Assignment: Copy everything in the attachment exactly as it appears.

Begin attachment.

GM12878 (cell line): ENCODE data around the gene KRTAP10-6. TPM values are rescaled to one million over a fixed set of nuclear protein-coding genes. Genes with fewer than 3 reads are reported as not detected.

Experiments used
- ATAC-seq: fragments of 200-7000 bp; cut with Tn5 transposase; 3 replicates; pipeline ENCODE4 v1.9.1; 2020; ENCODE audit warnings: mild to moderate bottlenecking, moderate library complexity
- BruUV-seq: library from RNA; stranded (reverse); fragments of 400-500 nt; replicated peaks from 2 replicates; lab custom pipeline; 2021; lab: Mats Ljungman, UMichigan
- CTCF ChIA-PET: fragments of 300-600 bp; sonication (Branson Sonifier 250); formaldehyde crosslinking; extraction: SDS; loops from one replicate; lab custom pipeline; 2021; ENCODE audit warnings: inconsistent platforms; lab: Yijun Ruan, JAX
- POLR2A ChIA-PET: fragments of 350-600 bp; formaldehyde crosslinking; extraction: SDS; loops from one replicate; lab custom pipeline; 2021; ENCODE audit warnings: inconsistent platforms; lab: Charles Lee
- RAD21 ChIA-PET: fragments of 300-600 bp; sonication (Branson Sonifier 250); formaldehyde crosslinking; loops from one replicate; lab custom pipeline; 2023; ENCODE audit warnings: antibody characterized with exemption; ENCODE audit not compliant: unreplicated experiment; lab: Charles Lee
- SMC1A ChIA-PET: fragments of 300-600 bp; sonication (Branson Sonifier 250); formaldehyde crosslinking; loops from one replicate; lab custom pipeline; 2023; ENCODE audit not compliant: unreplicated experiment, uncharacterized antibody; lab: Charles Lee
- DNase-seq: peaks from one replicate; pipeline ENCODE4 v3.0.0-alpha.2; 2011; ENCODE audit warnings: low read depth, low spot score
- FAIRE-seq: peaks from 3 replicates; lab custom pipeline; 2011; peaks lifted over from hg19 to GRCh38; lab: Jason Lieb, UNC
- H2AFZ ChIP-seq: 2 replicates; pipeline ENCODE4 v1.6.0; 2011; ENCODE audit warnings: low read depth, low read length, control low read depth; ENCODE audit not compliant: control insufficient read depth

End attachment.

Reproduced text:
GM12878 (cell line): ENCODE data around the gene KRTAP10-6. TPM values are rescaled to one million over a fixed set of nuclear protein-coding genes. Genes with fewer than 3 reads are reported as not detected.

Experiments used
- ATAC-seq: fragments of 200-7000 bp; cut with Tn5 transposase; 3 replicates; pipeline ENCODE4 v1.9.1; 2020; ENCODE audit warnings: mild to moderate bottlenecking, moderate library complexity
- BruUV-seq: library from RNA; stranded (reverse); fragments of 400-500 nt; replicated peaks from 2 replicates; lab custom pipeline; 2021; lab: Mats Ljungman, UMichigan
- CTCF ChIA-PET: fragments of 300-600 bp; sonication (Branson Sonifier 250); formaldehyde crosslinking; extraction: SDS; loops from one replicate; lab custom pipeline; 2021; ENCODE audit warnings: inconsistent platforms; lab: Yijun Ruan, JAX
- POLR2A ChIA-PET: fragments of 350-600 bp; formaldehyde crosslinking; extraction: SDS; loops from one replicate; lab custom pipeline; 2021; ENCODE audit warnings: inconsistent platforms; lab: Charles Lee
- RAD21 ChIA-PET: fragments of 300-600 bp; sonication (Branson Sonifier 250); formaldehyde crosslinking; loops from one replicate; lab custom pipeline; 2023; ENCODE audit warnings: antibody characterized with exemption; ENCODE audit not compliant: unreplicated experiment; lab: Charles Lee
- SMC1A ChIA-PET: fragments of 300-600 bp; sonication (Branson Sonifier 250); formaldehyde crosslinking; loops from one replicate; lab custom pipeline; 2023; ENCODE audit not compliant: unreplicated experiment, uncharacterized antibody; lab: Charles Lee
- DNase-seq: peaks from one replicate; pipeline ENCODE4 v3.0.0-alpha.2; 2011; ENCODE audit warnings: low read depth, low spot score
- FAIRE-seq: peaks from 3 replicates; lab custom pipeline; 2011; peaks lifted over from hg19 to GRCh38; lab: Jason Lieb, UNC
- H2AFZ ChIP-seq: 2 replicates; pipeline ENCODE4 v1.6.0; 2011; ENCODE audit warnings: low read depth, low read length, control low read depth; ENCODE audit not compliant: control insufficient read depth